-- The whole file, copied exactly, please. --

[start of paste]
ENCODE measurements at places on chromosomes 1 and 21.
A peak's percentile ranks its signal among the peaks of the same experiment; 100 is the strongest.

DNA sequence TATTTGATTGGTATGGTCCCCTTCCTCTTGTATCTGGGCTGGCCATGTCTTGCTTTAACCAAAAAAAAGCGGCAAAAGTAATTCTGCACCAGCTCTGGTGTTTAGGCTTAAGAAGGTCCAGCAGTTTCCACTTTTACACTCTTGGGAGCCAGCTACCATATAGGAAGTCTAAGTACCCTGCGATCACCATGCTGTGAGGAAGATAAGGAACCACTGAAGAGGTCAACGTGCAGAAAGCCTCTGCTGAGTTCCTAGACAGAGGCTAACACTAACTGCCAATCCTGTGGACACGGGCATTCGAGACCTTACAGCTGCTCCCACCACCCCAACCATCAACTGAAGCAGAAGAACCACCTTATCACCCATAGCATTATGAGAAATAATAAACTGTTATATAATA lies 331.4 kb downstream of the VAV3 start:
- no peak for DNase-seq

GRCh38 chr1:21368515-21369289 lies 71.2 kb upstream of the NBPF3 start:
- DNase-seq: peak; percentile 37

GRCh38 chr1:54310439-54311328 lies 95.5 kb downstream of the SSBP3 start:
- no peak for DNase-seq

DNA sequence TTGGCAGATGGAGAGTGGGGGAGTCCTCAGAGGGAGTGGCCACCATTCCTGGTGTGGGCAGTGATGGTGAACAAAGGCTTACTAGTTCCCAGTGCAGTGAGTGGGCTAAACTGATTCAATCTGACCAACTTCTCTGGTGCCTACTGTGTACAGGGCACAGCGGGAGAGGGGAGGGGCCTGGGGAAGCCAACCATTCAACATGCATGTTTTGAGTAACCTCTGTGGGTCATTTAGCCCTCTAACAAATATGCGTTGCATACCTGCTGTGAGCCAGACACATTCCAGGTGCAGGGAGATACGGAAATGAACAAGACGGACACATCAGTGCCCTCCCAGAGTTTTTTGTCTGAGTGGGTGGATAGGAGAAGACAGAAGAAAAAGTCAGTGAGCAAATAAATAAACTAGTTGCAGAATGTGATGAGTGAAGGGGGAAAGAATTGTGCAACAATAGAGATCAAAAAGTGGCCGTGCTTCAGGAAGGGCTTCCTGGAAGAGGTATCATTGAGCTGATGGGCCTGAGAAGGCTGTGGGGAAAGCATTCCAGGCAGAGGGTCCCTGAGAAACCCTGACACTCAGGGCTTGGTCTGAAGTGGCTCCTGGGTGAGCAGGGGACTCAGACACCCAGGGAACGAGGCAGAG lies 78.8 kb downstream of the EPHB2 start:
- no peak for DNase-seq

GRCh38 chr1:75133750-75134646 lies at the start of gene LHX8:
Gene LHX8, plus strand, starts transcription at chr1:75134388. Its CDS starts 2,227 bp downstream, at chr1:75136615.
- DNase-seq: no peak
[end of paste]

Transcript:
ENCODE measurements at places on chromosomes 1 and 21.
A peak's percentile ranks its signal among the peaks of the same experiment; 100 is the strongest.

DNA sequence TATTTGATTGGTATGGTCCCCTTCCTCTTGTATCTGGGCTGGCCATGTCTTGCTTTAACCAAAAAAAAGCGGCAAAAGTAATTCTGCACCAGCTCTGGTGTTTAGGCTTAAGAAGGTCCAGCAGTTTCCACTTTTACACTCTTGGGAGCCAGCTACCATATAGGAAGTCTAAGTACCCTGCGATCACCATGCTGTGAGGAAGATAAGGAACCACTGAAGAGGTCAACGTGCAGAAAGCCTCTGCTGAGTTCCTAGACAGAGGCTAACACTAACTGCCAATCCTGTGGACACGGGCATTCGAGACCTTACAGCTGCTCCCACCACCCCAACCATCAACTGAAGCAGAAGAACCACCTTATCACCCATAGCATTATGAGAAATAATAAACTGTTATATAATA lies 331.4 kb downstream of the VAV3 start:
- no peak for DNase-seq

GRCh38 chr1:21368515-21369289 lies 71.2 kb upstream of the NBPF3 start:
- DNase-seq: peak; percentile 37

GRCh38 chr1:54310439-54311328 lies 95.5 kb downstream of the SSBP3 start:
- no peak for DNase-seq

DNA sequence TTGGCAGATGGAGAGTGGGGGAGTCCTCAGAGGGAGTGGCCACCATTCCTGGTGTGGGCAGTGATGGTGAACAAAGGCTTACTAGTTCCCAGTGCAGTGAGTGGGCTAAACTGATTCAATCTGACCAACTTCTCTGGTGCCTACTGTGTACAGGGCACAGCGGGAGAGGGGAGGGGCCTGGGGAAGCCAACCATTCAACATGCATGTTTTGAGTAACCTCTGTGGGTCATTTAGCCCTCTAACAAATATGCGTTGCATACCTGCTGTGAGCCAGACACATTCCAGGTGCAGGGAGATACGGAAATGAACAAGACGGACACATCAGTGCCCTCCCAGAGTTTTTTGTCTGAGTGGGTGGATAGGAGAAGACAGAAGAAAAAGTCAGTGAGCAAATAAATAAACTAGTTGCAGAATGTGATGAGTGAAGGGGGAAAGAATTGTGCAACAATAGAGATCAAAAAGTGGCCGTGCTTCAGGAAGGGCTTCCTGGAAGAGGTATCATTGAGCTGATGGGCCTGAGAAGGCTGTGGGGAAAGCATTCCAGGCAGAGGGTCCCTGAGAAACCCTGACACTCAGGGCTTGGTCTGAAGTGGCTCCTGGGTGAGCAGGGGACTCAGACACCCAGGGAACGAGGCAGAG lies 78.8 kb downstream of the EPHB2 start:
- no peak for DNase-seq

GRCh38 chr1:75133750-75134646 lies at the start of gene LHX8:
Gene LHX8, plus strand, starts transcription at chr1:75134388. Its CDS starts 2,227 bp downstream, at chr1:75136615.
- DNase-seq: no peak